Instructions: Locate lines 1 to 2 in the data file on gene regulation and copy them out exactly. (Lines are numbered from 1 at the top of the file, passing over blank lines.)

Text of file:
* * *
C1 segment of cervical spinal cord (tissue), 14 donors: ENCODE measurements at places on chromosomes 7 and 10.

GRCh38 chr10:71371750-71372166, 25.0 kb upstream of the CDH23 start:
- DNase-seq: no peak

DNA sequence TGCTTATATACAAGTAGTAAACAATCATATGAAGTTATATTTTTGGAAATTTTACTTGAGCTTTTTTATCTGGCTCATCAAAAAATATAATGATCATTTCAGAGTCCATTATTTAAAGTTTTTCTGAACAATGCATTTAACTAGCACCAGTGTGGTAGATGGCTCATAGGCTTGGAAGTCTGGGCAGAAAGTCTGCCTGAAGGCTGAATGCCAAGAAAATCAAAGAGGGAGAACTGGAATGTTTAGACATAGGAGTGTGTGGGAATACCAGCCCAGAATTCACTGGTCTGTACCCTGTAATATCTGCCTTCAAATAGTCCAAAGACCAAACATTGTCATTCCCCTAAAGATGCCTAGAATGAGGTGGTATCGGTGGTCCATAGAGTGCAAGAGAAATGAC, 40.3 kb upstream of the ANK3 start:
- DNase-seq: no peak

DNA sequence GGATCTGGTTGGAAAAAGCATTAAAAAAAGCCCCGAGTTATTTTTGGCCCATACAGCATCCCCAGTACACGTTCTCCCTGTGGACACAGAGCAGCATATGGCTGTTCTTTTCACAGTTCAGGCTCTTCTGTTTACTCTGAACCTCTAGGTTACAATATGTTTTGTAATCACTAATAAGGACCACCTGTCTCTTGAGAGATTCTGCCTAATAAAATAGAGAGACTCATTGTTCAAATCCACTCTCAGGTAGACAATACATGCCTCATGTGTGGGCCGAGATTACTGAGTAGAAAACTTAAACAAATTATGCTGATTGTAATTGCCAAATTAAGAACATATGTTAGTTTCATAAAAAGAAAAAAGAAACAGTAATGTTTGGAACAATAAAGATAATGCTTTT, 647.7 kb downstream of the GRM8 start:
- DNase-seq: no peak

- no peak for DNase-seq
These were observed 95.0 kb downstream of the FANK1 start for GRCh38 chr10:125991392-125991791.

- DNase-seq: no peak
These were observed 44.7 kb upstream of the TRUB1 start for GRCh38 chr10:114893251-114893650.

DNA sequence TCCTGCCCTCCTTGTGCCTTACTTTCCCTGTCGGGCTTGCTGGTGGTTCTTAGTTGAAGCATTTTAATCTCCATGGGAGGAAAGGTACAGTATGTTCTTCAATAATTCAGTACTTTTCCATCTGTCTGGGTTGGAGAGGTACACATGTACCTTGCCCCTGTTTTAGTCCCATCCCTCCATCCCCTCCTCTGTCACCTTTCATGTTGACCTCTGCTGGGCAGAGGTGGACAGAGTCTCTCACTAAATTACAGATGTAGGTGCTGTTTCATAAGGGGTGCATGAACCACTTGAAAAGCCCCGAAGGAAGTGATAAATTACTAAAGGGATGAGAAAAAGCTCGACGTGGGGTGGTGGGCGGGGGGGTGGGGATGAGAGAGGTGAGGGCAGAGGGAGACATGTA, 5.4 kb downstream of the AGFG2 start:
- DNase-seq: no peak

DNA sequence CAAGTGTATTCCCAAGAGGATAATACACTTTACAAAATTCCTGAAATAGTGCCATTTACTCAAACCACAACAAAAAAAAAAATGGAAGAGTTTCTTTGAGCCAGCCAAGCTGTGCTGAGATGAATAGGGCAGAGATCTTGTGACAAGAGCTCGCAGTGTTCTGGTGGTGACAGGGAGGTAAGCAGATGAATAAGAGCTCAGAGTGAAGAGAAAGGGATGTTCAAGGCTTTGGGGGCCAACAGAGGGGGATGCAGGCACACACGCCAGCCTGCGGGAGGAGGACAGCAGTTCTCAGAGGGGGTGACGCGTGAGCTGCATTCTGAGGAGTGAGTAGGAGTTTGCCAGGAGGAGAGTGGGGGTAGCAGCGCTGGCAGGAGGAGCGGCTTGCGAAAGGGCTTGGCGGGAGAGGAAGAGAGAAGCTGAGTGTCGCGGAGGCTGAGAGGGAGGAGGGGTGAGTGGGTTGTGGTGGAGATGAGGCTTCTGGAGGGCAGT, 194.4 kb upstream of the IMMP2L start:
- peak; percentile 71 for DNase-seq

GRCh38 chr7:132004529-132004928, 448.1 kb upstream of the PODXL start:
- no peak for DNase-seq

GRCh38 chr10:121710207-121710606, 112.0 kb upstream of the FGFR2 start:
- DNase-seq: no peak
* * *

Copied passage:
C1 segment of cervical spinal cord (tissue), 14 donors: ENCODE measurements at places on chromosomes 7 and 10.

GRCh38 chr10:71371750-71372166, 25.0 kb upstream of the CDH23 start: